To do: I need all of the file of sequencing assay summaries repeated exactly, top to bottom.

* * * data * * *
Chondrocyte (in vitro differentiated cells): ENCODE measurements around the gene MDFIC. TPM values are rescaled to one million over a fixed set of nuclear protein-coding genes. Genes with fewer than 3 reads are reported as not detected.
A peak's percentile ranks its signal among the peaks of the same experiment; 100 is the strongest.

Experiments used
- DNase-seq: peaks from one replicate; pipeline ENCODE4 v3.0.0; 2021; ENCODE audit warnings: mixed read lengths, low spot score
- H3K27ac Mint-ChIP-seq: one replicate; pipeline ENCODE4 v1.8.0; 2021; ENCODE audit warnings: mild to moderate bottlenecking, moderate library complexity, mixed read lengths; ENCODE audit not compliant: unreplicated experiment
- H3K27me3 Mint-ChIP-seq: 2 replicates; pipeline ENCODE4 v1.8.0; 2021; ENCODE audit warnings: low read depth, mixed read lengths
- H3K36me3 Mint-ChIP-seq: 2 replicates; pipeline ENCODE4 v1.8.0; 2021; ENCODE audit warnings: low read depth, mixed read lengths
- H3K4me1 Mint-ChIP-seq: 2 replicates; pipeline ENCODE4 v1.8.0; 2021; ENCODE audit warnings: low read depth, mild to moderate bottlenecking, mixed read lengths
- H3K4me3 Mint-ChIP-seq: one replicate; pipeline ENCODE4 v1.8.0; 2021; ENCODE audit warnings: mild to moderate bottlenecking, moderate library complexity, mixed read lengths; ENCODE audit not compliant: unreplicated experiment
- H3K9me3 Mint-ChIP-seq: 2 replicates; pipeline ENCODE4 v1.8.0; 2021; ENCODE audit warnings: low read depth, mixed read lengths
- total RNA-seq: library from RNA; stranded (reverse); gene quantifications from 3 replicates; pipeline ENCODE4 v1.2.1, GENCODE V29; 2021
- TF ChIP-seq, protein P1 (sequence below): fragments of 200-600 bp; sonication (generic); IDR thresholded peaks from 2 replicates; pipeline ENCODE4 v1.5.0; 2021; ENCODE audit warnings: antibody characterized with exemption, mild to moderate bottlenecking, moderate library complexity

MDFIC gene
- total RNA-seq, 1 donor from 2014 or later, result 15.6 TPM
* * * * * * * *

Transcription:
Chondrocyte (in vitro differentiated cells): ENCODE measurements around the gene MDFIC. TPM values are rescaled to one million over a fixed set of nuclear protein-coding genes. Genes with fewer than 3 reads are reported as not detected.
A peak's percentile ranks its signal among the peaks of the same experiment; 100 is the strongest.

Experiments used
- DNase-seq: peaks from one replicate; pipeline ENCODE4 v3.0.0; 2021; ENCODE audit warnings: mixed read lengths, low spot score
- H3K27ac Mint-ChIP-seq: one replicate; pipeline ENCODE4 v1.8.0; 2021; ENCODE audit warnings: mild to moderate bottlenecking, moderate library complexity, mixed read lengths; ENCODE audit not compliant: unreplicated experiment
- H3K27me3 Mint-ChIP-seq: 2 replicates; pipeline ENCODE4 v1.8.0; 2021; ENCODE audit warnings: low read depth, mixed read lengths
- H3K36me3 Mint-ChIP-seq: 2 replicates; pipeline ENCODE4 v1.8.0; 2021; ENCODE audit warnings: low read depth, mixed read lengths
- H3K4me1 Mint-ChIP-seq: 2 replicates; pipeline ENCODE4 v1.8.0; 2021; ENCODE audit warnings: low read depth, mild to moderate bottlenecking, mixed read lengths
- H3K4me3 Mint-ChIP-seq: one replicate; pipeline ENCODE4 v1.8.0; 2021; ENCODE audit warnings: mild to moderate bottlenecking, moderate library complexity, mixed read lengths; ENCODE audit not compliant: unreplicated experiment
- H3K9me3 Mint-ChIP-seq: 2 replicates; pipeline ENCODE4 v1.8.0; 2021; ENCODE audit warnings: low read depth, mixed read lengths
- total RNA-seq: library from RNA; stranded (reverse); gene quantifications from 3 replicates; pipeline ENCODE4 v1.2.1, GENCODE V29; 2021
- TF ChIP-seq, protein P1 (sequence below): fragments of 200-600 bp; sonication (generic); IDR thresholded peaks from 2 replicates; pipeline ENCODE4 v1.5.0; 2021; ENCODE audit warnings: antibody characterized with exemption, mild to moderate bottlenecking, moderate library complexity

MDFIC gene
- total RNA-seq, 1 donor from 2014 or later, result 15.6 TPM